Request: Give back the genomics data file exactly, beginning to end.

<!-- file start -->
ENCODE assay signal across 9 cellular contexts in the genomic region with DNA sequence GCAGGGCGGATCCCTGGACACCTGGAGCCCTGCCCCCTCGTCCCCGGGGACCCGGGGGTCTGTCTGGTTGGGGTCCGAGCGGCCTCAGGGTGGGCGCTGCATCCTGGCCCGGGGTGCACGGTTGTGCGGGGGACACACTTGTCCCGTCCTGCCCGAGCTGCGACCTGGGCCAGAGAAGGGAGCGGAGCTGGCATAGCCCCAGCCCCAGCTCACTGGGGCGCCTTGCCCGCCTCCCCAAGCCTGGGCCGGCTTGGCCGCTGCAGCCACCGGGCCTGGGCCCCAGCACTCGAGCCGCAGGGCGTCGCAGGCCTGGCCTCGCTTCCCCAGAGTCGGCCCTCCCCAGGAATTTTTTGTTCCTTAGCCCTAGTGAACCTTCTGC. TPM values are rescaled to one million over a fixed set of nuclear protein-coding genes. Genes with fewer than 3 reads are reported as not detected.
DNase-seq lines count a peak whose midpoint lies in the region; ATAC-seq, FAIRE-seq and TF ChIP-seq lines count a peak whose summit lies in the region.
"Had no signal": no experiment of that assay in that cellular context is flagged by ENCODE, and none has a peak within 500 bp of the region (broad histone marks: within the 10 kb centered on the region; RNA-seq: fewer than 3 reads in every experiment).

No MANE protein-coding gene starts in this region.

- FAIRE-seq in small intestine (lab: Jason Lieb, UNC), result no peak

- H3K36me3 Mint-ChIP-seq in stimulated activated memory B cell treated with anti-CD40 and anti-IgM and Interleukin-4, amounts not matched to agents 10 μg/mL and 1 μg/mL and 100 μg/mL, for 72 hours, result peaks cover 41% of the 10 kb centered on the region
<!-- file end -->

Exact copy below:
ENCODE assay signal across 9 cellular contexts in the genomic region with DNA sequence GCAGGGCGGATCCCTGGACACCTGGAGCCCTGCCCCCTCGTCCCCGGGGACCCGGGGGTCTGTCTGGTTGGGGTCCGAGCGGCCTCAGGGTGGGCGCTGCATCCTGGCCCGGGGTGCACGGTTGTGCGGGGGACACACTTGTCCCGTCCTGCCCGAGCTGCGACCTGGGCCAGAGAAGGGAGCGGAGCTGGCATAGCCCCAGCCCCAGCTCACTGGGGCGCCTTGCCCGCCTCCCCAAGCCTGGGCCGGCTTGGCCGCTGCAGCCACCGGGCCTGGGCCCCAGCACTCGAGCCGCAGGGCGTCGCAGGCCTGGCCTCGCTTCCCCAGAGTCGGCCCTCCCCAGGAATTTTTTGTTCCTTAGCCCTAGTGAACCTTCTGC. TPM values are rescaled to one million over a fixed set of nuclear protein-coding genes. Genes with fewer than 3 reads are reported as not detected.
DNase-seq lines count a peak whose midpoint lies in the region; ATAC-seq, FAIRE-seq and TF ChIP-seq lines count a peak whose summit lies in the region.
"Had no signal": no experiment of that assay in that cellular context is flagged by ENCODE, and none has a peak within 500 bp of the region (broad histone marks: within the 10 kb centered on the region; RNA-seq: fewer than 3 reads in every experiment).

No MANE protein-coding gene starts in this region.

- FAIRE-seq in small intestine (lab: Jason Lieb, UNC), result no peak

- H3K36me3 Mint-ChIP-seq in stimulated activated memory B cell treated with anti-CD40 and anti-IgM and Interleukin-4, amounts not matched to agents 10 μg/mL and 1 μg/mL and 100 μg/mL, for 72 hours, result peaks cover 41% of the 10 kb centered on the region